I want to start off by saying that this is not an easy question. A lot has been written about this subject. I don’t mean to exhaust the richness or complexity of this theological problem that has fascinated a large part of Christian theologians-not without a headache or two- from the beginning of Christianity. However, this is not exclusive to theology; this is a question a child could ask: “Dad, why did he die on the cross? Wasn’t he God? Have you thought of how you would respond if your child asked you that question?
I’ve read many books that touch upon the problem, but I wouldn’t want to do a theological-historical rundown to give an answer. It’s very important to know the arguments and reasons that theology offers to illuminate our reason, but from the very beginning we must understand that we are before a mystery that we may never come to fully understand. Note: by mystery I don’t mean an incomprehensible reality enclosed in itself. In Christian terms this mystery is a reality that exceeds human intellect, but thanks to the Revelation has been left slightly open, revealing what is necessary to let us know that what it hides is a lot bigger than we think, and if we can go into this mystery and even get to know some of these folds, all knowledge that comes close to the truth will always be a grace received an not a personal goal.
This being said – which is very important – I want to tell you about a personal experienced that moved me profoundly and helped me to understand more clearly meaning of the cross of Christ. It happened a few months ago, when I had the chance of going to Auschwitz, one of the most known nazi concentration camps of World War II. Thousands of people died in that place, mostly Jewish but there were also Christians and people of other faiths. For those who don’t know- just to name a few- this is where St. Maximilian Kolbe died heroically.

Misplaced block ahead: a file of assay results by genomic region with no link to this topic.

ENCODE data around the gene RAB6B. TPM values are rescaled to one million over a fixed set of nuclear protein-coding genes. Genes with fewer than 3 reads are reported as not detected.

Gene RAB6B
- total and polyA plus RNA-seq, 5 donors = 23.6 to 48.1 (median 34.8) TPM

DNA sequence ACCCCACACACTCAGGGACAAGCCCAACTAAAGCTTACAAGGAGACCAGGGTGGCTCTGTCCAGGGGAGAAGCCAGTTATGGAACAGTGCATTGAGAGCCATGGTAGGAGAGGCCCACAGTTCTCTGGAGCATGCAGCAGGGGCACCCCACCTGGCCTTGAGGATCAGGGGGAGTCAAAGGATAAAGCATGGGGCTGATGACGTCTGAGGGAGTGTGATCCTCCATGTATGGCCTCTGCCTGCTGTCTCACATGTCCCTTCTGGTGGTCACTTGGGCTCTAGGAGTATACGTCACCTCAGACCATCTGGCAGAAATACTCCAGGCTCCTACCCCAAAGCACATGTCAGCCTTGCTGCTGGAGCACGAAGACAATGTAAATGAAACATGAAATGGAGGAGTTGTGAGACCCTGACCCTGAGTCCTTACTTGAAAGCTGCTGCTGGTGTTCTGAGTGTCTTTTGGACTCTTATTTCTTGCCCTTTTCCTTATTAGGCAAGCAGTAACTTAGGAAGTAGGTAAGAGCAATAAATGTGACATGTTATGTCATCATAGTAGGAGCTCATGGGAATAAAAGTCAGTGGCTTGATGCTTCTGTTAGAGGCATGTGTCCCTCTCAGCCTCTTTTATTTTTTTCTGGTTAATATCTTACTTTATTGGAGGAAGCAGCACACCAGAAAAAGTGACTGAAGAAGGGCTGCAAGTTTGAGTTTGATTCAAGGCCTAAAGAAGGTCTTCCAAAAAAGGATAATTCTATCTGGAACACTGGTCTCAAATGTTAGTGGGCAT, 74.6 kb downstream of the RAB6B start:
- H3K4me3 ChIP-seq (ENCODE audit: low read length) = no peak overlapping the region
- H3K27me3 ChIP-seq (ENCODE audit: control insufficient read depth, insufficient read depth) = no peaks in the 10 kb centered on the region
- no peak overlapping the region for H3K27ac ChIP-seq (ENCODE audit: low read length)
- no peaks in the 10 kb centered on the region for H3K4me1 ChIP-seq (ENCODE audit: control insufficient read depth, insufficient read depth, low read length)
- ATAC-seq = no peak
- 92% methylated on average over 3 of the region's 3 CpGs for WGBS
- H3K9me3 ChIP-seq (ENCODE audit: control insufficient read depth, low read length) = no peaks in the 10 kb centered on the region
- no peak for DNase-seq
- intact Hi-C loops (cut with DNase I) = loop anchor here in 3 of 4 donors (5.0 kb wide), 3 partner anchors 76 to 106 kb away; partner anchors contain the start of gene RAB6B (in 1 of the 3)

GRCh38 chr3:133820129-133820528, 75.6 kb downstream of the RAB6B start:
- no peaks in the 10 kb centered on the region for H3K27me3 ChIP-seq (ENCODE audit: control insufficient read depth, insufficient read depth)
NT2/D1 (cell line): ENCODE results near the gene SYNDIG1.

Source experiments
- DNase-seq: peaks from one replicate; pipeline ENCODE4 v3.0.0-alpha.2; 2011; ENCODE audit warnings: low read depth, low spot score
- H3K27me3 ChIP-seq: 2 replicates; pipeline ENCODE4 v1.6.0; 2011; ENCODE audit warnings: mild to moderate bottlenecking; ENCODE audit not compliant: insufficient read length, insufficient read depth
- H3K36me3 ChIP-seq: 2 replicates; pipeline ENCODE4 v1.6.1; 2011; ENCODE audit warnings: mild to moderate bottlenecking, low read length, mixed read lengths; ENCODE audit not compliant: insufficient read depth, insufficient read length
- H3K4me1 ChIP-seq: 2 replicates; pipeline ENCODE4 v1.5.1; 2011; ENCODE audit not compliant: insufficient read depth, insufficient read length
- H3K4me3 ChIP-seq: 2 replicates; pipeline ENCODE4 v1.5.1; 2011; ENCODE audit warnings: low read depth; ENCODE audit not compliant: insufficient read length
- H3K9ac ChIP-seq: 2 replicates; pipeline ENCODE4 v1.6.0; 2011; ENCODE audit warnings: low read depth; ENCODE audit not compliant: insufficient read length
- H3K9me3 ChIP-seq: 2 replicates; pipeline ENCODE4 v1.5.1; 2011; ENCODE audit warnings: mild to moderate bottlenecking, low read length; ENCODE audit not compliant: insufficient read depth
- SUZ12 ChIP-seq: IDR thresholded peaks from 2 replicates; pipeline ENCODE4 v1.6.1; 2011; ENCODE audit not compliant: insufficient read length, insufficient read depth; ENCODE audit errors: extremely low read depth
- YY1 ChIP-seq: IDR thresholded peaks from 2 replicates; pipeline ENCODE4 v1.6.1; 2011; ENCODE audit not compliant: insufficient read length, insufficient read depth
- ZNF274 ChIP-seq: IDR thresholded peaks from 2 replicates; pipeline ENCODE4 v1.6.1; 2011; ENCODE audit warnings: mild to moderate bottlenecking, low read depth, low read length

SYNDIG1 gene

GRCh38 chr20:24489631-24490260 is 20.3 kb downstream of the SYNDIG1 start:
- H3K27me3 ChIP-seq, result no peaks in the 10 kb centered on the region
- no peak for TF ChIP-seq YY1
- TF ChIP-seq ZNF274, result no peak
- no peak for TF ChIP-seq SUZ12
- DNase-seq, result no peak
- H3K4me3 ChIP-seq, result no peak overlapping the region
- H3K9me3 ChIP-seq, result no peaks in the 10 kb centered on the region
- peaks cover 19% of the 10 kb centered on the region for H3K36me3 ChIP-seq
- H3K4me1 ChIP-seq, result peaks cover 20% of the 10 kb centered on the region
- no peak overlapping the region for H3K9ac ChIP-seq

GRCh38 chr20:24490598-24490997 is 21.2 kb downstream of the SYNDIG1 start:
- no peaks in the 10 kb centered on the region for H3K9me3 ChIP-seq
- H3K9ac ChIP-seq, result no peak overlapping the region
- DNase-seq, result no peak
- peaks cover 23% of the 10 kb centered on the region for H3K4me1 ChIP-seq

Auschwitz is made up of pavilions where prisoners lived and worked. Now, these pavilions are small museums that remember the aspects of the lives of these men. I only mention men because even though women and children were also sent to Auschwitz, they were sent to the gas chambers as soon as they were taken off the trains because they were not considered strong enough for the forced labor adult men were submitted to.
In each of the pavilions you can see many of the personal objects that were taken away from those who arrived at the concentration camps as well as the bathrooms and rooms where they lived in inhumane conditions.
I must admit, my attitude during much of the tour of the pavilion was that of a curious tourist who wanted to know more about the event that left a mark on the history of the 20th century. What suddenly changed my approach was the sudden cry of a woman as we entered a large room where an impressive amount of hair that the nazis cut off their victims to use in who knows what way in the German textile industry is exhibited.
I’m ashamed to admit it, but it was that woman’s cry that helped me understand what I was living out in that very moment. Maybe it was then, more than ever, that my heart contemplated for a few seconds the abyss of hate and indifference that is so great and empty. For a brief moment I experimented a great rejection of all that God and his love mean to me. It was something like if God had been truly buried in those pavilions and nothing or no one could fill the void of the separation between Him and us that human freedom had created.
I left the room of the hair feeling disgusted. In my religion classes I have told my students thousands of times that freedom is such a powerful gift that with it we can come to reject God, but never had I thought about the loneliness and emptiness that the phrase contains. I went to the restrooms to recover a bit, but I couldn’t contain the flood of images and memories that were lodged in my mind and my imagination. My pictures of a distracted tourist became without knowing it the history of an unutterable pain.